Destination Beauty: The Traveling Esthetician
If you are considering a career as an esthetician, you have many options for what comes after completing your training. Once you earn a license, you can look for work as an esthetician in a salon, a spa, or a healthcare facility. However, if you are an adventurous sort who craves a break in the monotony, there’s another option: a career as a traveling esthetician. Believe it or not, it’s possible to make good money traveling to exotic vacation destinations around the world while doing what you love. This page will teach you about the life of a traveling esthetician, how to become one, and what to expect when you get there.
What Is a Traveling Esthetician?
Unlike traditional estheticians who work in fixed locations like salons, spas, and health care complexes, traveling estheticians ply their trade on cruise ships, at retreats, or in resorts.
Although the location and atmosphere are different, the services traveling estheticians provide are pretty much the same as those who stay in one place. They perform treatments like hair removal procedures, chemical peels, masks, moisturizing treatments, aromatherapy, and in many cases, manicures, pedicures, makeup applications, and massages like you’d find in a spa or salon.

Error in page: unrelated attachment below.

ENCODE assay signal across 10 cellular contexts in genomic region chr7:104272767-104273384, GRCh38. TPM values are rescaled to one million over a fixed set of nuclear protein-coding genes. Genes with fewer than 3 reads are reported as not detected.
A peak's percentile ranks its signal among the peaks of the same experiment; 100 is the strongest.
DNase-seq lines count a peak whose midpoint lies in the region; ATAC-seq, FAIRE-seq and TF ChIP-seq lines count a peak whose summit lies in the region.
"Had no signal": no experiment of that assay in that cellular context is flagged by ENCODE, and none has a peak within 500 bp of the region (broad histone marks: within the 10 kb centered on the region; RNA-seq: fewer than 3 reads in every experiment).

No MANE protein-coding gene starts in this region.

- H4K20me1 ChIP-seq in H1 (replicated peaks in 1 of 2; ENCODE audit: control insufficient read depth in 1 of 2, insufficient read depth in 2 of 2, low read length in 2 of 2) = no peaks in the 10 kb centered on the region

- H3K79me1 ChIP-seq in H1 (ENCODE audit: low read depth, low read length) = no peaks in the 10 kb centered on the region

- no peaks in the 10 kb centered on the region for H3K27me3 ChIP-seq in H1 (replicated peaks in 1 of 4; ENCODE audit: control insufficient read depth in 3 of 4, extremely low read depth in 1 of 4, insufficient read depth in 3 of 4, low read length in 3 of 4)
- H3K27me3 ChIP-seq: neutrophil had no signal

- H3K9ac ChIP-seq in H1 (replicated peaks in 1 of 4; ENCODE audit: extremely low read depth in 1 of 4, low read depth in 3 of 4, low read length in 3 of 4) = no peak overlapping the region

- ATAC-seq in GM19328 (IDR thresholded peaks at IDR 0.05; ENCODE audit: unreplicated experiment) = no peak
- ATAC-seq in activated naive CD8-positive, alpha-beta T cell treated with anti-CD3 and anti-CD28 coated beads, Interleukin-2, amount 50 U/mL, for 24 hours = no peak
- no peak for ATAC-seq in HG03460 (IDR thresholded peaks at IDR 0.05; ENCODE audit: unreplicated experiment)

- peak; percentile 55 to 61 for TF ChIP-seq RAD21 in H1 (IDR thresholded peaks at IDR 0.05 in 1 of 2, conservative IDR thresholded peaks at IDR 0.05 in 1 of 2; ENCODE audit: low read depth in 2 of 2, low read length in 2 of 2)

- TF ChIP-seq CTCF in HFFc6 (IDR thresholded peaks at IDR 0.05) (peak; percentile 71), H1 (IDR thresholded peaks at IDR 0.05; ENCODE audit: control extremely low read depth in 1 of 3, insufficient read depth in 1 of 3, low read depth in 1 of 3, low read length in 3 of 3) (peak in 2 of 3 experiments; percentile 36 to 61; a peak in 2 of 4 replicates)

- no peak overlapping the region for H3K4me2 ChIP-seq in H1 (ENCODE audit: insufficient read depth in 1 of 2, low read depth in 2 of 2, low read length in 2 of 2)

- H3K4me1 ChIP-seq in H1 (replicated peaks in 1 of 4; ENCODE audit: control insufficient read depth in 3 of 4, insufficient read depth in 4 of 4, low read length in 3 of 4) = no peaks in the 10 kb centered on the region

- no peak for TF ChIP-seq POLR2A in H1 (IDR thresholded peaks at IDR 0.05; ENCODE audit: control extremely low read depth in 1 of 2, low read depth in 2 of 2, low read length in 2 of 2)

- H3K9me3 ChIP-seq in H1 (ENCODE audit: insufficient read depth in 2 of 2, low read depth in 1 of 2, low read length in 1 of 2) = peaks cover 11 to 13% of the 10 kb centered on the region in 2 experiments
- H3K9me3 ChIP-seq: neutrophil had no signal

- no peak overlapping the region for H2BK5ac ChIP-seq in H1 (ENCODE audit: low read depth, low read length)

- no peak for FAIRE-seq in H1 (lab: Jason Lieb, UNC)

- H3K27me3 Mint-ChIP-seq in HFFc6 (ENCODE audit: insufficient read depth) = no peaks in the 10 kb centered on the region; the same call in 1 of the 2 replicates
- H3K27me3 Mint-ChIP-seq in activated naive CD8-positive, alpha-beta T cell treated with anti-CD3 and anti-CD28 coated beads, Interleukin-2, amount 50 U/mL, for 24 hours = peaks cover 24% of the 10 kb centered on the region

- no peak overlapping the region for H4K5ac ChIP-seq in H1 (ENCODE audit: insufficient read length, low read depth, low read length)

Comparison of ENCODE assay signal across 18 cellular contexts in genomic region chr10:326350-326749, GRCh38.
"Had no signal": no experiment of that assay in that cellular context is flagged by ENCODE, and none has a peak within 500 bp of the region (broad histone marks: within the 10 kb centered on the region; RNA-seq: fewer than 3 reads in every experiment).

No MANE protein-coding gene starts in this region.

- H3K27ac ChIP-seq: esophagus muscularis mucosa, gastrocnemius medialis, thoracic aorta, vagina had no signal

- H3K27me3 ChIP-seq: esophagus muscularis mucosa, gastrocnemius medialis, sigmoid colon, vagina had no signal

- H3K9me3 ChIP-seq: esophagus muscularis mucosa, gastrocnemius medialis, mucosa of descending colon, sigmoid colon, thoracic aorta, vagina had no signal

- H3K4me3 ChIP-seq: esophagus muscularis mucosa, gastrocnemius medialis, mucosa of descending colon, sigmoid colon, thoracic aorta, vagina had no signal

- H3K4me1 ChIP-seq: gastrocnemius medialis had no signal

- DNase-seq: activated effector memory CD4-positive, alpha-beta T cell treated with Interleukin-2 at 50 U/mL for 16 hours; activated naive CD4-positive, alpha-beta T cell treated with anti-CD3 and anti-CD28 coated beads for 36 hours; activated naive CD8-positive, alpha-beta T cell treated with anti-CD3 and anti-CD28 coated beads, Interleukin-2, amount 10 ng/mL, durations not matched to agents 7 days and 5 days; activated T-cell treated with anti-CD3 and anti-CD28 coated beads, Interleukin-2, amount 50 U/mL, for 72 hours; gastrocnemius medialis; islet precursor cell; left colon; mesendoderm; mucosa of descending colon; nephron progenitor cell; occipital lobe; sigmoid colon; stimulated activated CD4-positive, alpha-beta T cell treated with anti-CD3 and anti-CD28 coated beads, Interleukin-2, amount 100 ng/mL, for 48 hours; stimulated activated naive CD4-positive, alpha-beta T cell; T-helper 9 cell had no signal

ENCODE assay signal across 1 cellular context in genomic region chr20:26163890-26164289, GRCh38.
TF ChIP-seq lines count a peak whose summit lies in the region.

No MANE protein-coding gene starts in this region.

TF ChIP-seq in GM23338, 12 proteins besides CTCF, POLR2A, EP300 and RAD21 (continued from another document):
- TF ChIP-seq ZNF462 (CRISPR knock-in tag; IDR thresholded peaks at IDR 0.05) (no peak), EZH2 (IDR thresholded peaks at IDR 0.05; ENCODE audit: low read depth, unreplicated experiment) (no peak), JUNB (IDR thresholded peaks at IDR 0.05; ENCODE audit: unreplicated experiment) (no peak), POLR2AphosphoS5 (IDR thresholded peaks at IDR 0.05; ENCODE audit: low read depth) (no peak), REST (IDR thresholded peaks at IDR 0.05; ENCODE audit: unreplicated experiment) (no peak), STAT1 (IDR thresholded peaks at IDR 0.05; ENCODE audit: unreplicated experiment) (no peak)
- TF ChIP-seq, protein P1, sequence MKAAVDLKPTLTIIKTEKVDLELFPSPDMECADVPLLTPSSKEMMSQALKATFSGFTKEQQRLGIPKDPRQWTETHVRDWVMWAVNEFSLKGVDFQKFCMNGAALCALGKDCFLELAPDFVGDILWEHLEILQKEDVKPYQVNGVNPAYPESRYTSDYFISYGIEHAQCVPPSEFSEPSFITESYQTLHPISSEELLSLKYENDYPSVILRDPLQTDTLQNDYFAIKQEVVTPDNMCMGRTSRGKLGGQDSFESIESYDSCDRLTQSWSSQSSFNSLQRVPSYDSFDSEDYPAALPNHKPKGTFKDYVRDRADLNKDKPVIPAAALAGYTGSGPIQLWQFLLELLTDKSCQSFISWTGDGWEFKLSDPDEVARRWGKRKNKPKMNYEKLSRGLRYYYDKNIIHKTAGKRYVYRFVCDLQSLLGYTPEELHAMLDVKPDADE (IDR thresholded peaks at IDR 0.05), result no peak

There are, however, several key differences beyond the work environment. For example, traditional estheticians work to build a loyal client base of repeat customers. When popular estheticians leave a job at a salon or spa, their client often base follows them to their new location—and employers on both sides of the equation know it, giving the esthetician leverage when negotiating salary.
Traveling estheticians, on the other hand, rarely see the same person twice, meaning they may have to start from scratch if they later choose to work in a traditional setting. They have little control over pricing, as those are generally set by the resort, hotel, or cruise ship for which they work—and they may need to gently remind people to tip if it is not built in. However, due to the pre-set prices, they know their salaries will be steady—and, in some cases like cruise ship work, housing may be provided.
Where Do International Estheticians Typically Work?
If you choose this unconventional path, you might work for the resort or cruise ship company itself, for luxury spa and salon chains that have partnerships with cruise lines and resorts, or you might work on a freelance basis as an independent contractor.